Objectives and Content
As a follow-up to course GEOF236 students get deeper insight into specific topics of chemical oceanography including classical as well as actual relevant research topics treated in the research community. Students learn to compile knowledge from different literature sources for a synthesis and to present this synthesis in front of an audience.
This course builds on GEOF 236, but focuses more on the general relationship between processes that determine the distribution of chemical substances between the ocean and atmosphere, and such processes of importance for the climate and environment changes in a past, present and future perspective. This course offers insight into actual important scientific subjects such as for example: The ocean's role in controlling the atmospheric CO2 concentration over time; mechanisms and impacts of ocean CO2 uptake and ocean acidifacation; nutrient cycling; oxygen and deoxygenation under climate change; changes in ocean ecosystems in Earth's past history and under human influence; the role of various functional groups in marine ecosystems; and land-ocean coupling.
Topics of current interest will change from year to year. Students will need to deliver a term paper based upon a freely selected topic within climate and environmental change and present the result in plenum of the other students.
Bachelor's degree in Climate, Atmosphere and Ocean Physics (named Bachelor's degree in Meteorology and Oceanography until Fall 2017), in addition to principles of chemical oceanography.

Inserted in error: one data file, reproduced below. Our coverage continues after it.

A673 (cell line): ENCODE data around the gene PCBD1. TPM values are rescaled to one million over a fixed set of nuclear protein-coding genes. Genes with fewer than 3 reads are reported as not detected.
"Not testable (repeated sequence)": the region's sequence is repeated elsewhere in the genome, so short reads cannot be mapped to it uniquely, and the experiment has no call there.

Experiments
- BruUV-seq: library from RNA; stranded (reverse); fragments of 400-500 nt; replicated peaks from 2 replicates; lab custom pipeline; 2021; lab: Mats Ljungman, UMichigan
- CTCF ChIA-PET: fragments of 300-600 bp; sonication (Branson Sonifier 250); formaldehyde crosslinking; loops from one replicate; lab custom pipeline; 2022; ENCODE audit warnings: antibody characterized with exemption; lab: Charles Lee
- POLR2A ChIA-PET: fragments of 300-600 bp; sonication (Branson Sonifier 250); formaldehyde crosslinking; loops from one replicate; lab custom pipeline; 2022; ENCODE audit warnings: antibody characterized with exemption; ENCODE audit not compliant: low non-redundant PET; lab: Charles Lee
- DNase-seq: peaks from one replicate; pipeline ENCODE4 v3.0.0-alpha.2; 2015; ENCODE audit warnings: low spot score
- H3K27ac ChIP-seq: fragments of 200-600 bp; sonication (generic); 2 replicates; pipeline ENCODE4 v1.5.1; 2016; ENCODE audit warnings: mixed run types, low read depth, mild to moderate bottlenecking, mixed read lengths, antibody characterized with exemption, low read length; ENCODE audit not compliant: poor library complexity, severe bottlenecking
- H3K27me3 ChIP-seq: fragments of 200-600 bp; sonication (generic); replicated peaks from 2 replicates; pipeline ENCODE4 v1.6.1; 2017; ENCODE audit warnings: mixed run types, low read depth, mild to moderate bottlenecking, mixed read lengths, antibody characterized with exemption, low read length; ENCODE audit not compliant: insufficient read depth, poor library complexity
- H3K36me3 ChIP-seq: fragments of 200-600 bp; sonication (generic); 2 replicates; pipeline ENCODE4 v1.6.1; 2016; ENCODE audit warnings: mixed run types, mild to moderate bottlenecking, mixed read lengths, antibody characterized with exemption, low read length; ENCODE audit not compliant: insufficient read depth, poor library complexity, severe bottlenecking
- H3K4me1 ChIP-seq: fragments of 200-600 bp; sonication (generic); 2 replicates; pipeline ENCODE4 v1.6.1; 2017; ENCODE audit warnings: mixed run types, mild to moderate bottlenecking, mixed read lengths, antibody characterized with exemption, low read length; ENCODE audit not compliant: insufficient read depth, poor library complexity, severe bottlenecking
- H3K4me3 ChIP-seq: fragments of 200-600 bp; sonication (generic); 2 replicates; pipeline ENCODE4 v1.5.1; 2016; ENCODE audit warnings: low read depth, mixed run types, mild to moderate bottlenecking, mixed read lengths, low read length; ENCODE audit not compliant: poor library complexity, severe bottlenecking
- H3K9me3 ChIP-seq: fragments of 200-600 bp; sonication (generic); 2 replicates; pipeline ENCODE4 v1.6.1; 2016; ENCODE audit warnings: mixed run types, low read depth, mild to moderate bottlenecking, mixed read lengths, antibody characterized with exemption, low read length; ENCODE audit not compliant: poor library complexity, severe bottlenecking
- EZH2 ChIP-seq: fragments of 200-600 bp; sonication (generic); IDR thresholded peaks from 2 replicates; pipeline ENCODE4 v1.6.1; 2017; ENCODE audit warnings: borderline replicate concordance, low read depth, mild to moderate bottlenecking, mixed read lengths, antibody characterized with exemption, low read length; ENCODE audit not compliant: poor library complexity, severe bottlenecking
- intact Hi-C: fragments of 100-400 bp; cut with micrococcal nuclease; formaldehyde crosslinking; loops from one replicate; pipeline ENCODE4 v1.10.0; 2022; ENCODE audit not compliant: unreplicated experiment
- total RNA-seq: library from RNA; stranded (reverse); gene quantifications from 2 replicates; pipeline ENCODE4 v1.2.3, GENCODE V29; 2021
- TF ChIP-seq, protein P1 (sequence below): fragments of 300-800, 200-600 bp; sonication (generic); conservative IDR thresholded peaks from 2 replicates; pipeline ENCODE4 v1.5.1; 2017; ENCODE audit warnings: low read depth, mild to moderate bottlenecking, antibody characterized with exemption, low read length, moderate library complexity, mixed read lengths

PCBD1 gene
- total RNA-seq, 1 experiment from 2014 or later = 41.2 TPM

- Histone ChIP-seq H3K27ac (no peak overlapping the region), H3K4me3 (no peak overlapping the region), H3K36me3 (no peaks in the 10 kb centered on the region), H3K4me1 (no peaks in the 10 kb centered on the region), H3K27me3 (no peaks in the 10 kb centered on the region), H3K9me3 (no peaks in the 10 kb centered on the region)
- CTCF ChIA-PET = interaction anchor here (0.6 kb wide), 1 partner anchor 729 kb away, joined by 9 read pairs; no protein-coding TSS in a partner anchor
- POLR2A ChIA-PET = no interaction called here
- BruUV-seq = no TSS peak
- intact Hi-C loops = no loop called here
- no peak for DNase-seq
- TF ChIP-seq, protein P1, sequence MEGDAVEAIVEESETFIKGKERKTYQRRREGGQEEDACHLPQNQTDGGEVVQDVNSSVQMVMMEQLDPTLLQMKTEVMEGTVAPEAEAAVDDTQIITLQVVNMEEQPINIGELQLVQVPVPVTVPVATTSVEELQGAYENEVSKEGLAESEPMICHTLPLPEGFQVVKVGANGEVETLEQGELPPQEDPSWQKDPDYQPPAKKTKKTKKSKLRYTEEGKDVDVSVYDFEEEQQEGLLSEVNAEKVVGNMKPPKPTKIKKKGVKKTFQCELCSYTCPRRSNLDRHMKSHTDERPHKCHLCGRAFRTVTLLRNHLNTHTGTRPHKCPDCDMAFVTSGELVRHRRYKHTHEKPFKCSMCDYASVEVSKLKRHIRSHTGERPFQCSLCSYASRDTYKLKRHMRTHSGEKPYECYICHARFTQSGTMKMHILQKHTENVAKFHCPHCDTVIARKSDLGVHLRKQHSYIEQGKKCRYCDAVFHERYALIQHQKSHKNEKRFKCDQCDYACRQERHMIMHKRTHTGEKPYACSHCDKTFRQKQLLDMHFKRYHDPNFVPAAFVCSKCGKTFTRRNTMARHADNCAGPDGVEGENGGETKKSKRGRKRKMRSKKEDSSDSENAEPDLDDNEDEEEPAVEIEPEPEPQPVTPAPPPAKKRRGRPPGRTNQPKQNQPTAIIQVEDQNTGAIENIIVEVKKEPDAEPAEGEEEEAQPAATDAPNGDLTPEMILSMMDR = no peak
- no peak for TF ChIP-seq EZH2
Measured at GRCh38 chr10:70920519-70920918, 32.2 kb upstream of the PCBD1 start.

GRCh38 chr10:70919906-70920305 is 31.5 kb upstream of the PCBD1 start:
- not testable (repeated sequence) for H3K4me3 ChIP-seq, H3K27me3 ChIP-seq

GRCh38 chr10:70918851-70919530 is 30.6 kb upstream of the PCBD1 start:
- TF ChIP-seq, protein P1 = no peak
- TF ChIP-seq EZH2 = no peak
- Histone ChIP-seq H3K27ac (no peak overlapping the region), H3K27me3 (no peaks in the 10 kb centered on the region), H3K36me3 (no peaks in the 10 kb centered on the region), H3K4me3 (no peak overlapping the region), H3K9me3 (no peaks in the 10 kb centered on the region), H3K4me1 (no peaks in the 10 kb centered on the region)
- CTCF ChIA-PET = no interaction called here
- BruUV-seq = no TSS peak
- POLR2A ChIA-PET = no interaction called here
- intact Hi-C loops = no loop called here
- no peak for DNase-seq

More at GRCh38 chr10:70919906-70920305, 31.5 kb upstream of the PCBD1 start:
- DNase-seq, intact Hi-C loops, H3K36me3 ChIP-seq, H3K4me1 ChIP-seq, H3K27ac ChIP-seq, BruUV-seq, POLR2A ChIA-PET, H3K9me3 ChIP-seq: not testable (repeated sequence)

Recommended Previous Knowledge
GEOF236 or equivalent.
On completion of the course the student should have the following learning outcomes defined in terms of knowledge, skills and general competence:
- has advanced knowledge about specific chemical oceanographic problems
- has in-depth knowledge in one central biogeochemical topic of own choice
- understands in which way biogeochemistry and climate change are linked
- has an overview about actual research activities and progress in marine biogeochemical research
- is able to independently synthesise and extract information about expected climate and environmental changes suggested by the most updated research in the international scientific press and present this information in a critical and analytical perspective
- is able to present a selected topic within climate and environmental change based upon published literature from the international scientific press through a term paper
- is able to present and to elaborate on the scientific outcome of the term paper in a public setting
- can critically read scientific articles and summarize them
- can carry out a scientific literature search
- collects experience in scientific writing and scientific presentations